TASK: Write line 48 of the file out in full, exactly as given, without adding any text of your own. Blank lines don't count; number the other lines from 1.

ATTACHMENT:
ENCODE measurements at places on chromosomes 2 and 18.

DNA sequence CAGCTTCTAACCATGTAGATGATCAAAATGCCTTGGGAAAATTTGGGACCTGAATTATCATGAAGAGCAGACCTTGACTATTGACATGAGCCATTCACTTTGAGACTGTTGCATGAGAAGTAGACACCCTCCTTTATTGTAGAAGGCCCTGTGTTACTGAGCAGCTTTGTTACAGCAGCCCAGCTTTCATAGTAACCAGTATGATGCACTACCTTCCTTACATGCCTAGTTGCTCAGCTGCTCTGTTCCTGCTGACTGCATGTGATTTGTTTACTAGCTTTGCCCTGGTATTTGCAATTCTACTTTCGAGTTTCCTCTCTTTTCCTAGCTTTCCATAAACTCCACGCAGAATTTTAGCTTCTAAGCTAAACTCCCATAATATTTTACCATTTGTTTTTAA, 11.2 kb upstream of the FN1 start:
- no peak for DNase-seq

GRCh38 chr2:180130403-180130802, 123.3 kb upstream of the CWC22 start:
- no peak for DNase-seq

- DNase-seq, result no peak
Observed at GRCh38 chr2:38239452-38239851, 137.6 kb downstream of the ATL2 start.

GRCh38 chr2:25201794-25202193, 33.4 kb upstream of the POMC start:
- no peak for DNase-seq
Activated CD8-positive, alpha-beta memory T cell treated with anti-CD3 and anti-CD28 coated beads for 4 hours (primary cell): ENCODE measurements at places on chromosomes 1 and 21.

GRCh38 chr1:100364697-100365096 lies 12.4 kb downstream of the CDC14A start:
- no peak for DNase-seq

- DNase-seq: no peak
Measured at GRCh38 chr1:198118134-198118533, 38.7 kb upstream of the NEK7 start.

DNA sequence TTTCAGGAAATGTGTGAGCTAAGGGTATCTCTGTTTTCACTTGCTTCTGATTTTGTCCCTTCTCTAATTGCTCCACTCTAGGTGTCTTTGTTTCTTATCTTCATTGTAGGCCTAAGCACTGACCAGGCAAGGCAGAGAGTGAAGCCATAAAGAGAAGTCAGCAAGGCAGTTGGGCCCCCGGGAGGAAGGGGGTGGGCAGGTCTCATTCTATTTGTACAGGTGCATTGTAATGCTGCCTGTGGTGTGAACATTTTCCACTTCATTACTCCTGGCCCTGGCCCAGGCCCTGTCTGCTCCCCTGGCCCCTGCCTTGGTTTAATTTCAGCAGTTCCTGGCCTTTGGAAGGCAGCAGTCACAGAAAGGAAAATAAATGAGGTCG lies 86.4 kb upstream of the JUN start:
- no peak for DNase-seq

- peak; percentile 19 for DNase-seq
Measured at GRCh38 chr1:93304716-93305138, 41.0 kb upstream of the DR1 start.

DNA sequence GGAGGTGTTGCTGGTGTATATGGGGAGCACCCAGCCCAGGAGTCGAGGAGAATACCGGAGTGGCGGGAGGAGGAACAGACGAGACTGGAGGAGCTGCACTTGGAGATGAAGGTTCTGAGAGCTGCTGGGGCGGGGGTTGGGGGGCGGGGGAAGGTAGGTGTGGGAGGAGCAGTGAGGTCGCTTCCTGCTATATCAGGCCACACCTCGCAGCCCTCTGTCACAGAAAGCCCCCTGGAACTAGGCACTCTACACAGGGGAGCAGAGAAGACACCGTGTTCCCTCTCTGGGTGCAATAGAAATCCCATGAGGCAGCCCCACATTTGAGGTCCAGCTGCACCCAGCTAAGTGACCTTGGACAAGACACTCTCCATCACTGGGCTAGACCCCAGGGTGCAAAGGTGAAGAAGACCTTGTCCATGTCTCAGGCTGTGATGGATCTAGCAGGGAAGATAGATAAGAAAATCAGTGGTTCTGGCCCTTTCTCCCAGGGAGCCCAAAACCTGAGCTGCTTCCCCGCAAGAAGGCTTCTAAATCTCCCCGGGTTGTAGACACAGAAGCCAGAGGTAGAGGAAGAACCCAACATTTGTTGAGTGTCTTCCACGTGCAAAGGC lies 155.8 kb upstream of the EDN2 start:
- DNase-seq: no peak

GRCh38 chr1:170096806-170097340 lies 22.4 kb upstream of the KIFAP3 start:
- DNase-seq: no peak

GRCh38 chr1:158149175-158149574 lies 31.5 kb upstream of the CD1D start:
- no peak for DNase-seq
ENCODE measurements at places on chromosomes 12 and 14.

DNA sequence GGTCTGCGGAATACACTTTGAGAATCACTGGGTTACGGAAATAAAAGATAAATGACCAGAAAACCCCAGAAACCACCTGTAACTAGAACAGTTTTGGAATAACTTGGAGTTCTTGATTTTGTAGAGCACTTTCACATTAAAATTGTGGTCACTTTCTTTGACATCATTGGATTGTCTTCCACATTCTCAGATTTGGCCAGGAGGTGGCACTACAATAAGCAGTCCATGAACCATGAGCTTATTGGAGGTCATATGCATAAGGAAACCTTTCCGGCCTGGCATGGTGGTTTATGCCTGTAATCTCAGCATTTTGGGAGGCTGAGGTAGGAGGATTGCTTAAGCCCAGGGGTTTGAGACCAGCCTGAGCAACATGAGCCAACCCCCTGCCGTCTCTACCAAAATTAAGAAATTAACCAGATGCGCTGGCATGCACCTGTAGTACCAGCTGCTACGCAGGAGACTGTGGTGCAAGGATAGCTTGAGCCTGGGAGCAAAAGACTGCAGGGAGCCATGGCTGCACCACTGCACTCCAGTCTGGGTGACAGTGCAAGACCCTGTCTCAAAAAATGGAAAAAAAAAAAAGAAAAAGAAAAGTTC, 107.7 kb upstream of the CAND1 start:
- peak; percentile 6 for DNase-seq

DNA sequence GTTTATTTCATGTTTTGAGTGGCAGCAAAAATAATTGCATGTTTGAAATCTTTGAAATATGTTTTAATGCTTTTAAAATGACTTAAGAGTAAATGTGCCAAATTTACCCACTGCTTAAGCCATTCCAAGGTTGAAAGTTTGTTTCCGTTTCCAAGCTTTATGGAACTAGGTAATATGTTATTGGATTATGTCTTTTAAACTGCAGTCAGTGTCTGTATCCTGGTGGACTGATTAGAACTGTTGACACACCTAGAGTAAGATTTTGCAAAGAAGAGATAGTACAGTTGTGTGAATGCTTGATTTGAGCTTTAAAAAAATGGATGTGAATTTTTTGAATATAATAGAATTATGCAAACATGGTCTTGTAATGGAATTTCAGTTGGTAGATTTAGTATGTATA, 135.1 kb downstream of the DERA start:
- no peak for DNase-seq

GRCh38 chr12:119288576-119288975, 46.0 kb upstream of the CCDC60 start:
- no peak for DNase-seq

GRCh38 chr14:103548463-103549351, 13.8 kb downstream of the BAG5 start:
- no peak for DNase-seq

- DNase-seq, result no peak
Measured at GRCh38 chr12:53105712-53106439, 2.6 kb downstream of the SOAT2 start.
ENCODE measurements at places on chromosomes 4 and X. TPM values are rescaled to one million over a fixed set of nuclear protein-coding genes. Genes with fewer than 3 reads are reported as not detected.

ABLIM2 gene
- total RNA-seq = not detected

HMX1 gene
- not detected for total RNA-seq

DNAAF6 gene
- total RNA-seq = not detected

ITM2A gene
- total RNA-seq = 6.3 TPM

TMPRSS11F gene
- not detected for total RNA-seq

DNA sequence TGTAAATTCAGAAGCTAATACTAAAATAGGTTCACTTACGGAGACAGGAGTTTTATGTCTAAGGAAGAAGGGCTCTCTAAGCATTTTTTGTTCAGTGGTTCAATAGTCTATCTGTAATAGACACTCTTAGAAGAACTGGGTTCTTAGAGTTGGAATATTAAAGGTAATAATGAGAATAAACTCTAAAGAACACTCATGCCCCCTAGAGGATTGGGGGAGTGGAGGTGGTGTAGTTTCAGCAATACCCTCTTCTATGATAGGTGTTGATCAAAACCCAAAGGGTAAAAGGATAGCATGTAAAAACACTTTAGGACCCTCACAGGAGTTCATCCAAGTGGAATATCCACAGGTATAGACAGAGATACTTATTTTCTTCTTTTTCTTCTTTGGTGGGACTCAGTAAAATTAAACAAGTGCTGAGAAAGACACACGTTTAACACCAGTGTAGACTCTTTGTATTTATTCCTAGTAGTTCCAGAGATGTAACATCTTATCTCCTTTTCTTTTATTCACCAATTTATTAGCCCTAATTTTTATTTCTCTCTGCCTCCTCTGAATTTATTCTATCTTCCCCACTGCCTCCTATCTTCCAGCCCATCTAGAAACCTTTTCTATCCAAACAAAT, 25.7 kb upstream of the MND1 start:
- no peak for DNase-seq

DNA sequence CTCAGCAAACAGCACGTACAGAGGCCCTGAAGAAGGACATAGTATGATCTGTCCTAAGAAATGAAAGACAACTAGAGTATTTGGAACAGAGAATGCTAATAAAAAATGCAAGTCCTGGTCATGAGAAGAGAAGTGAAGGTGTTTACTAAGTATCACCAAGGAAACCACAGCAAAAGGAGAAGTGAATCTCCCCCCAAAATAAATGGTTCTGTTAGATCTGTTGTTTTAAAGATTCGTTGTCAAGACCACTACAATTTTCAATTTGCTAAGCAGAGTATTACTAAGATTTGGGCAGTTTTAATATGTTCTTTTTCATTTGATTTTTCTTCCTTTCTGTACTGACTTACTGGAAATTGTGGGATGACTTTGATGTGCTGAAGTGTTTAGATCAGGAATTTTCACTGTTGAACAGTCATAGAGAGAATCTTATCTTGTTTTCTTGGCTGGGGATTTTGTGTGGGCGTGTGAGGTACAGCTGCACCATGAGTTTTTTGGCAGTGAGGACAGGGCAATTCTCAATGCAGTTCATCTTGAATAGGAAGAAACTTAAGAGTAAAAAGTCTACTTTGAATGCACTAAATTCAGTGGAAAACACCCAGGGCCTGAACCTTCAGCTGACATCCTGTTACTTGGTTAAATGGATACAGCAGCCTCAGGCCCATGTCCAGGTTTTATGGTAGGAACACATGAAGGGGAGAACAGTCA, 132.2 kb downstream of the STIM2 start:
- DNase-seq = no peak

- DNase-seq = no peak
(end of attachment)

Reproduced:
- no peak for DNase-seq